However, while there are significant overlaps between PA and ASD symptoms, PA also causes metabolic crises in which toxic byproducts reach dangerously high concentrations in the patient’s body, causing liver damage and seizures. Metabolic crises are extremely dangerous for patients with PA and may be life-threatening when combined with malnutrition. This is because in those with PA, metabolizing proteins require metabolic processes which result in higher concentrations of propionic acid and worsen metabolic crisis. Critically, this metabolic dysfunction and resulting concentrations of propionic acid may have a causal relationship with ASD symptoms.

Propionic Acid Can Induce ASD Symptoms

While propionic acid’s impact on human ASD is just starting to be uncovered, the effects of propionic acid have been investigated much more extensively in animal models of ASD. These experiments in animal models have shown that propionic acidosis can produce ASD symptoms that correlate with high concentrations of the acid. In particular, propionic acid has been found to produce symptoms such as social withdrawal and stereotyped behavior.

In an experiment by the widely cited Drs SR Shultz and DF MacFabe, adult rats were injected with propionic acid in their intracerebroventricular space. After injection, the rats rapidly exhibited numerous symptoms of ASD. Further replications of this experiment by other researchers revealed that the brain lipid concentrations of the rats changed in response to the propionic acid infusion and these lipid concentrations were directly correlated with ASD symptoms. Although the relationship between individual lipids and individual ASD symptoms remains unclear, the results suggest that diets which control PA could also help control ASD—a potentially massive breakthrough.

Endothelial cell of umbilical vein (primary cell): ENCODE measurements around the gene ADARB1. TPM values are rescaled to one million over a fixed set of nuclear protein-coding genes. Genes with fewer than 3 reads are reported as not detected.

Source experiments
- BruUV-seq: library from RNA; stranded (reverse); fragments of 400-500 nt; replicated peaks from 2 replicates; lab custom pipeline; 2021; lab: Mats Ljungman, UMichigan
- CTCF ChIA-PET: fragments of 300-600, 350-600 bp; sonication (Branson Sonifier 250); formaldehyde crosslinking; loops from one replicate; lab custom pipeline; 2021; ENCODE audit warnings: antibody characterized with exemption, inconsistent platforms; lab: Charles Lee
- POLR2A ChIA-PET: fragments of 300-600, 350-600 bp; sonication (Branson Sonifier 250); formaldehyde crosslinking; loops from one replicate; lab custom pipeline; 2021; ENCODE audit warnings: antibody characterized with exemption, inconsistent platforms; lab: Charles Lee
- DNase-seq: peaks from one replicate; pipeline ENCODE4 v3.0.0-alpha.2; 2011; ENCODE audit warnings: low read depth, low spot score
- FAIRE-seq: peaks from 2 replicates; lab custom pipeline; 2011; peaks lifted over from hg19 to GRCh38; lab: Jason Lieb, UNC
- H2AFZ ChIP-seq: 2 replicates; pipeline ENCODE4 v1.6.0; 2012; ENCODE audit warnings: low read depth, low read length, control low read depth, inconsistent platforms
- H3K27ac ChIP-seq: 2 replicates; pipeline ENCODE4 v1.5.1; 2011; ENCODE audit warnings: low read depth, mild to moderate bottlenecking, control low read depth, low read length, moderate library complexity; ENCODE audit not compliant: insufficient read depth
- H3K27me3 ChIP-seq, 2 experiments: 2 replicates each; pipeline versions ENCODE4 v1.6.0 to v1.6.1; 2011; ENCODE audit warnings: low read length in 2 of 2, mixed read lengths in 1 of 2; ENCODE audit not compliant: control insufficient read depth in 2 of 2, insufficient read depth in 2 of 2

Potential Links Between PA, ASD, And The Microbiome

Although propionic acid concentrations in the brain are a potentially important mechanism for ASD development, they are not the only way PA may induce ASD symptoms. Disruptions to the microbiome are also a potential cause of ASD symptomatology resulting from PA, as described in the original study reporting ASD in PA by Drs Al-Owain and Kaya. The study by Al-Owain’s group notes that ASD patients typically suffer from dysbiosis of their intestinal mucosa as a result of impaired carbohydrate metabolism. Formally, dysbiosis is used to refer to situations in which a person’s microbiome has pathological effects on the host, similar to parasitism. Dysbiosis itself is caused by increased production of short chain fatty acids (SCFAs) in the gut, which allows for maladaptive bacteria to grow while suppressing normal and healthy gut microbiota. This unhealthy microbiome may affect the gut-brain axis and drive the development of ASD or it may be caused by ASD. Significantly, propionic acid is one of the SCFAs resulting from impaired metabolism.